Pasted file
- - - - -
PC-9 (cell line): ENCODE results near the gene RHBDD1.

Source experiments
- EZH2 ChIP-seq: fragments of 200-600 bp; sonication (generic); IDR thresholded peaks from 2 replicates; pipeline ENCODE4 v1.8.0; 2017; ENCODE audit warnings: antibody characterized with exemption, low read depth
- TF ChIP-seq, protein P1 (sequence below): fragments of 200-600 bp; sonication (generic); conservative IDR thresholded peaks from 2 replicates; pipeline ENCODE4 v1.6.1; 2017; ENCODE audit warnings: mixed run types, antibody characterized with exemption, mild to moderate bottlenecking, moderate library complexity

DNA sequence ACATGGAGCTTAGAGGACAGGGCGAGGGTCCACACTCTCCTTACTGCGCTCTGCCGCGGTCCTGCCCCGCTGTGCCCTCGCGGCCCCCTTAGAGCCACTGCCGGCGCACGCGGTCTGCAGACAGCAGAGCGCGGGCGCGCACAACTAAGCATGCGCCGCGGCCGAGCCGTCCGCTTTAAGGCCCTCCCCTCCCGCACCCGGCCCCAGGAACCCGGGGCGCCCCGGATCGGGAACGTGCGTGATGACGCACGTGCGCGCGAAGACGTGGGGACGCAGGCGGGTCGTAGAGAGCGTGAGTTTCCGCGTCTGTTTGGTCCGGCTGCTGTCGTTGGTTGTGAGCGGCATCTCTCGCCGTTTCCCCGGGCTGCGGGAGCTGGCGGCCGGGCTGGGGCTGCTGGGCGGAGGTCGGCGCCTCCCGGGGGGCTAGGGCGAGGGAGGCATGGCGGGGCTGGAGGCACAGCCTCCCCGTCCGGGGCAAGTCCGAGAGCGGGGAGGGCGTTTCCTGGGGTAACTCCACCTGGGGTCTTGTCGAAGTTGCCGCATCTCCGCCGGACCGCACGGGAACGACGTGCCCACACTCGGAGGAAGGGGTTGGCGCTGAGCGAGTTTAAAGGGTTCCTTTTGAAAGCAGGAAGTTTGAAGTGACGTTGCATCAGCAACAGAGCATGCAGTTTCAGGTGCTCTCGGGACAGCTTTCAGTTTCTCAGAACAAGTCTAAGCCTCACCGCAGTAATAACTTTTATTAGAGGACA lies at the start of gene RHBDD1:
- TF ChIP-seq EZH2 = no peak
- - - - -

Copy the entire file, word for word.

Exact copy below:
PC-9 (cell line): ENCODE results near the gene RHBDD1.

Source experiments
- EZH2 ChIP-seq: fragments of 200-600 bp; sonication (generic); IDR thresholded peaks from 2 replicates; pipeline ENCODE4 v1.8.0; 2017; ENCODE audit warnings: antibody characterized with exemption, low read depth
- TF ChIP-seq, protein P1 (sequence below): fragments of 200-600 bp; sonication (generic); conservative IDR thresholded peaks from 2 replicates; pipeline ENCODE4 v1.6.1; 2017; ENCODE audit warnings: mixed run types, antibody characterized with exemption, mild to moderate bottlenecking, moderate library complexity

DNA sequence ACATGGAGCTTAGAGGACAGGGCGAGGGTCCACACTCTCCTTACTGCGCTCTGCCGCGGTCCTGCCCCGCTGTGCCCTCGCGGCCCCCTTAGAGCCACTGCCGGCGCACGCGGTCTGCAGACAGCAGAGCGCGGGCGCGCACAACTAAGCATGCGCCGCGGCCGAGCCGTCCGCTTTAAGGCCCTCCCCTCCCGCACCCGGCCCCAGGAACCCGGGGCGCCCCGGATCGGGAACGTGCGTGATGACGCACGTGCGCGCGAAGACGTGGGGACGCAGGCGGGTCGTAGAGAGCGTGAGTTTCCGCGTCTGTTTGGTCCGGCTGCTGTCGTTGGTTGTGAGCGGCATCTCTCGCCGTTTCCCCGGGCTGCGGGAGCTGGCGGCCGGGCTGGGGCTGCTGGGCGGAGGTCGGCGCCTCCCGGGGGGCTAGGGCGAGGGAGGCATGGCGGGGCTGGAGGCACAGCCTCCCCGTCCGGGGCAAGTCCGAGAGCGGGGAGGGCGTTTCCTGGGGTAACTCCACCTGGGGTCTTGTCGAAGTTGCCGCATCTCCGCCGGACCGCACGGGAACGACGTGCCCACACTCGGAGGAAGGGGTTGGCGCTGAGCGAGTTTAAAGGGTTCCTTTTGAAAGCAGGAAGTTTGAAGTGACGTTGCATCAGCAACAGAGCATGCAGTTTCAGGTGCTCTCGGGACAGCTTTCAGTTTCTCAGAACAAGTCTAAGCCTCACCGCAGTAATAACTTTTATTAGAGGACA lies at the start of gene RHBDD1:
- TF ChIP-seq EZH2 = no peak